" Written in a spare and simple style that at first seems low-key and unengaging, this perfectly reflects the withdrawn and uncommunicative nature of the central character and you find yourself drawn in to the poignant tragedy of his inability to truly connect with those closest to him. "

  • 5 out of 55 out of 55 out of 55 out of 55 out of 5 CynthiaS | 1/24/2014

    " Not sure how I missed this when it appeared in 1992...lovely Irish book that runs like a clear stream, without being falsely amped on the Troubles. It's no small talent to be able to slow fictional time down to its honest reality: families in rooms, talking, lunching in gardens worrying about getting the rugs wet. Toibin captures the simultaneous intimacy and utterly unbridgeable distances that constitute a family. For teaching purposes, this novel would be great for showing students how much deliberate and methodical pattern must be put down in layers first, before you can bring a reader to his weeping knees in the final paragraph, which is simply a grandfather walking out into the surf with his baby grandson, then walking him back in when he frets, afraid. That paragraph on its own is mere description; at the end of this novel it raises you from the dead. "

  • 4 out of 54 out of 54 out of 54 out of 54 out of 5 Lisa | 1/24/2014

    " Felt like I was in Ireland myself when I was reading this...another great novel by Colm Toibin. "

  • 4 out of 54 out of 54 out of 54 out of 54 out of 5 Margo | 1/19/2014

    " Beautiful use of language, melancholic, poignant and evocative, 4.5 really "

  • 4 out of 54 out of 54 out of 54 out of 54 out of 5 Kerrie ONeill | 1/2/2014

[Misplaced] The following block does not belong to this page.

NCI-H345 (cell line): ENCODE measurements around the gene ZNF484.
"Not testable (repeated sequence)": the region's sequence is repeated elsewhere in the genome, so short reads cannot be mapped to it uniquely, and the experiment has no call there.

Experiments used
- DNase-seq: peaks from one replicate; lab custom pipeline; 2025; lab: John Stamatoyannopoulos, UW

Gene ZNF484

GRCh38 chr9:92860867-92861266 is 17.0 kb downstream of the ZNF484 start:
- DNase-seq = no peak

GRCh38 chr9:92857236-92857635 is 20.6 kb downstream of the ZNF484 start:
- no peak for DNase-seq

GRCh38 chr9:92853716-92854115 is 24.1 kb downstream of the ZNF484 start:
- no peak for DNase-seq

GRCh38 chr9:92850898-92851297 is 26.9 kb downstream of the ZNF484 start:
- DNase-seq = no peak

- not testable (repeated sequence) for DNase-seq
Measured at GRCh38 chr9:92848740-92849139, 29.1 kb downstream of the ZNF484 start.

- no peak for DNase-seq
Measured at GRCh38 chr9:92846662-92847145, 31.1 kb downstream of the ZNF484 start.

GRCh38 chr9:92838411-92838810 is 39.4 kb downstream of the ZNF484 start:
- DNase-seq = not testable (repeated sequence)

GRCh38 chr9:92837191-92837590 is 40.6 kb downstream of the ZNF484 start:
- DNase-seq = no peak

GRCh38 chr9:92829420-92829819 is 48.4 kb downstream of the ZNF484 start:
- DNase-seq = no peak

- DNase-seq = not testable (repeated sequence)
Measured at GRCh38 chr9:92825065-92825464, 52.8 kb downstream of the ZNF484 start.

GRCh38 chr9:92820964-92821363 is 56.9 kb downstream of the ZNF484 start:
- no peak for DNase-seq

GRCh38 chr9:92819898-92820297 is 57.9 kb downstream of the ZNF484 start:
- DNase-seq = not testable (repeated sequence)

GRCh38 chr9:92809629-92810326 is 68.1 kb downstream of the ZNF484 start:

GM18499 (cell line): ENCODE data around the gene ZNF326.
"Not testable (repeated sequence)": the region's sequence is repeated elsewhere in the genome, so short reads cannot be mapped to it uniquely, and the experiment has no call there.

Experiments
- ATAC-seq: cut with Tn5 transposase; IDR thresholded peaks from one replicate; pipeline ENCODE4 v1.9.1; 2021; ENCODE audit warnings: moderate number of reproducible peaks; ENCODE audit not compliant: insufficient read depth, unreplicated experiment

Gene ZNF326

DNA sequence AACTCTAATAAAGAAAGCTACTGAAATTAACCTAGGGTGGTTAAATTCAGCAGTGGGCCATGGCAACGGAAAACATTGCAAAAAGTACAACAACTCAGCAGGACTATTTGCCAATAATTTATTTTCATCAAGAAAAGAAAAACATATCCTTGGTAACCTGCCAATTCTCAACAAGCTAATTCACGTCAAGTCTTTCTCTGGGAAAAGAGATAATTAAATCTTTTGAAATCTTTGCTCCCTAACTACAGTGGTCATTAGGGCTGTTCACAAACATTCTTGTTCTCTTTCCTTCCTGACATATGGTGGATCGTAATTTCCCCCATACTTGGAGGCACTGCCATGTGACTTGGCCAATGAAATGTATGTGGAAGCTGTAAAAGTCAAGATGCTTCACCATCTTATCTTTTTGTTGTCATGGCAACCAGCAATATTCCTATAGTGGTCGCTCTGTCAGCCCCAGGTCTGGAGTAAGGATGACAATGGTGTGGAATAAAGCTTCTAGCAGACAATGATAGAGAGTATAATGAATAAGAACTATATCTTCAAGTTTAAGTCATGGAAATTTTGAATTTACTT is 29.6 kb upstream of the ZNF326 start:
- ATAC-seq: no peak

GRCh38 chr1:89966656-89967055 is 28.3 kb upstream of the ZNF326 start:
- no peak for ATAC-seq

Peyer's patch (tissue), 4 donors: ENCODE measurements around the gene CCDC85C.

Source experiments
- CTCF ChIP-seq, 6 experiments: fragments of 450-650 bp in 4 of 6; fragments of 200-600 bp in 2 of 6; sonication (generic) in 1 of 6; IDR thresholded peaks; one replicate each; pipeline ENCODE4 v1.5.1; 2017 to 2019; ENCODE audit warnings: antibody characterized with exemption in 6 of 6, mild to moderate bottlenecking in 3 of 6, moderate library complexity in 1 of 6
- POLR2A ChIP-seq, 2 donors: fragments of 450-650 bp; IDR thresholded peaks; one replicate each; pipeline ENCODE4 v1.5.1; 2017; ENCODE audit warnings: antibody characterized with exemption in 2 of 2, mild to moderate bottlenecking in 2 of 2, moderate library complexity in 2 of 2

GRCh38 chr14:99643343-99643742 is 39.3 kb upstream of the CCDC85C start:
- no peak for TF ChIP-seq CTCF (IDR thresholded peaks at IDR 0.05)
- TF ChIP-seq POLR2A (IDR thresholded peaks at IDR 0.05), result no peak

" Really enjoyed reading this. "

  • 2 out of 52 out of 52 out of 52 out of 52 out of 5 Amanda | 12/29/2013

    " I feel like if I knew anything at all about Ireland's political history, this would have been more enjoyable. It's very melancholy, and kind of boring. Reminded me of Cider With Rosie, except a little more happens. But just a little. "

  • 5 out of 55 out of 55 out of 55 out of 55 out of 5 Lemmington27 | 12/29/2013

    " A really wonderful little book. Told from such a detached perspective that it allows you to bring your own emotions to the piece, rather than simply be told what to feel. Sad to see it finished. "

  • 4 out of 54 out of 54 out of 54 out of 54 out of 5 Nancy Moffett | 12/9/2013

    " My first book by Colm Toibin. His descriptions of Ireland were accurate, no evocative. I loved his language, especially how he captures Irish expressions without overdoing the accent. Good story, good characters. I will read more by this author. "

  • 4 out of 54 out of 54 out of 54 out of 54 out of 5 Tango | 12/8/2013

    " I really enjoyed this one. It was quite melancholy and didn't really go anywhere, but I could relate to the character and I loved the setting. "

  • 4 out of 54 out of 54 out of 54 out of 54 out of 5 A. Mary Murphy | 12/5/2013

    " This is the story of a whole life, pieced together beautifully, and a love story, love for place and people. "

  • 2 out of 52 out of 52 out of 52 out of 52 out of 5 Janet Mcdonnell | 11/9/2013

    " Ireland. "

  • 4 out of 54 out of 54 out of 54 out of 54 out of 5 Angela | 9/7/2013